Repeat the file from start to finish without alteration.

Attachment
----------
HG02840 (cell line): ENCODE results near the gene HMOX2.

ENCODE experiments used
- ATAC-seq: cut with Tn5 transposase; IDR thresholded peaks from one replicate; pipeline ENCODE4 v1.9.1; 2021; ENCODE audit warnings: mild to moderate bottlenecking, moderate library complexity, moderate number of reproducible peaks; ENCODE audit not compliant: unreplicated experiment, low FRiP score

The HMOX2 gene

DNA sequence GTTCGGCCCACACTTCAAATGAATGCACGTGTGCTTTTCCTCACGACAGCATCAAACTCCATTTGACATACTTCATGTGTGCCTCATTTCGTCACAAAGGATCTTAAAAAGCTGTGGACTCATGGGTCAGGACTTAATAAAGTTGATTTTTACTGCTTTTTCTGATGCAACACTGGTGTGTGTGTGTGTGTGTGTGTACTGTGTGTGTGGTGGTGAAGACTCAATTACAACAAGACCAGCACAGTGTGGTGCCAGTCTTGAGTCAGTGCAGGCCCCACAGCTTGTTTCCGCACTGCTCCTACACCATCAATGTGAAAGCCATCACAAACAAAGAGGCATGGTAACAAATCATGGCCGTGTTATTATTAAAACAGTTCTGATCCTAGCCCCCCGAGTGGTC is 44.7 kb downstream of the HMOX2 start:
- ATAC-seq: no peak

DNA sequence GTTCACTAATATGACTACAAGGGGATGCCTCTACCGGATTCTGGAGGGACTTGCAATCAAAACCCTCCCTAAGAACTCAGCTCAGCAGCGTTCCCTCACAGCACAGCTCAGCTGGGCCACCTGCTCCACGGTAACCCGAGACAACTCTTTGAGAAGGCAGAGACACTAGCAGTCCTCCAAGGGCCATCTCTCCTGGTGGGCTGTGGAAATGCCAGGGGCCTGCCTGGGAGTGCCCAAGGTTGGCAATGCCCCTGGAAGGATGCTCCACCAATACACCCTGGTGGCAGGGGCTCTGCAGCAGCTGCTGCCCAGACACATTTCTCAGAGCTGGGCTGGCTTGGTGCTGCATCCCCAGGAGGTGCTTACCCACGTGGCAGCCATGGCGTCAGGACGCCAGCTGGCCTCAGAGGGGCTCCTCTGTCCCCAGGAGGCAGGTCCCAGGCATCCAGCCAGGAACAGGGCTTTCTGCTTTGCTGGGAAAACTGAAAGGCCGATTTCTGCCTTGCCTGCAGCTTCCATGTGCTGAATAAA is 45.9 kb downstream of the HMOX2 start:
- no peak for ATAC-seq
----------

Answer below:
HG02840 (cell line): ENCODE results near the gene HMOX2.

ENCODE experiments used
- ATAC-seq: cut with Tn5 transposase; IDR thresholded peaks from one replicate; pipeline ENCODE4 v1.9.1; 2021; ENCODE audit warnings: mild to moderate bottlenecking, moderate library complexity, moderate number of reproducible peaks; ENCODE audit not compliant: unreplicated experiment, low FRiP score

The HMOX2 gene

DNA sequence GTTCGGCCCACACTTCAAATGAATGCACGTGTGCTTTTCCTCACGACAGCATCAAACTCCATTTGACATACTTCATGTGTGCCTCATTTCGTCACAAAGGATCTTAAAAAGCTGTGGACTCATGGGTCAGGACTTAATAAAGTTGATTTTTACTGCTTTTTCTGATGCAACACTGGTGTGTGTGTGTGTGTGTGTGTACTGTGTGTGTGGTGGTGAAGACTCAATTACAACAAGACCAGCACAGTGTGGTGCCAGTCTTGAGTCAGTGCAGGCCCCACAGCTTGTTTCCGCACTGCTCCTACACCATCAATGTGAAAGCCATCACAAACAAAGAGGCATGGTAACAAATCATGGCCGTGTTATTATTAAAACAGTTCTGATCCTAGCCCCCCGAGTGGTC is 44.7 kb downstream of the HMOX2 start:
- ATAC-seq: no peak

DNA sequence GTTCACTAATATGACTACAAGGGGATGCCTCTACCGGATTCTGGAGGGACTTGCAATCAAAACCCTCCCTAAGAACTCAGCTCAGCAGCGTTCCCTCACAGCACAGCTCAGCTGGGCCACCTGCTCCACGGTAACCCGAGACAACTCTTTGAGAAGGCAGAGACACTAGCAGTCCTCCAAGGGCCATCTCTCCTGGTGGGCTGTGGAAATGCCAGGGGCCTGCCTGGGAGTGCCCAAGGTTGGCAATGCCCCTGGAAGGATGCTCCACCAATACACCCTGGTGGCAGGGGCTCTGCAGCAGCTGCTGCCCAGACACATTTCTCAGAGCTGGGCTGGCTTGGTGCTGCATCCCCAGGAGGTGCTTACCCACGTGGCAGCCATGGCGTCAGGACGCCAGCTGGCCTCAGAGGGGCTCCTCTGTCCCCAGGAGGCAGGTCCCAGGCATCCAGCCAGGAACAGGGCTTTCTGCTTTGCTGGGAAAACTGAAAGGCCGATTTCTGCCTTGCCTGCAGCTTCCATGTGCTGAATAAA is 45.9 kb downstream of the HMOX2 start:
- no peak for ATAC-seq